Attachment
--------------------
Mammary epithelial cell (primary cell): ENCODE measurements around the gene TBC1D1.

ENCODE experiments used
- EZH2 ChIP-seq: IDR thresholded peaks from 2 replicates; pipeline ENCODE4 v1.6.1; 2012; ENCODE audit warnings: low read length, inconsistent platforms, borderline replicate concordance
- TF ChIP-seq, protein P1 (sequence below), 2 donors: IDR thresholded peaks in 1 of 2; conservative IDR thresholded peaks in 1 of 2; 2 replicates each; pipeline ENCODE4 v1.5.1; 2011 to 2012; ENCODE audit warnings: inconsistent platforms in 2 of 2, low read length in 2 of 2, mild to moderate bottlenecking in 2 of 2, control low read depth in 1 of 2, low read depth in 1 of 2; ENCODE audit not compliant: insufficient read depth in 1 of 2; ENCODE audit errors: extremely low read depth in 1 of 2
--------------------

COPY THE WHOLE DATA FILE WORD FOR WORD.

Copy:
Mammary epithelial cell (primary cell): ENCODE measurements around the gene TBC1D1.

ENCODE experiments used
- EZH2 ChIP-seq: IDR thresholded peaks from 2 replicates; pipeline ENCODE4 v1.6.1; 2012; ENCODE audit warnings: low read length, inconsistent platforms, borderline replicate concordance
- TF ChIP-seq, protein P1 (sequence below), 2 donors: IDR thresholded peaks in 1 of 2; conservative IDR thresholded peaks in 1 of 2; 2 replicates each; pipeline ENCODE4 v1.5.1; 2011 to 2012; ENCODE audit warnings: inconsistent platforms in 2 of 2, low read length in 2 of 2, mild to moderate bottlenecking in 2 of 2, control low read depth in 1 of 2, low read depth in 1 of 2; ENCODE audit not compliant: insufficient read depth in 1 of 2; ENCODE audit errors: extremely low read depth in 1 of 2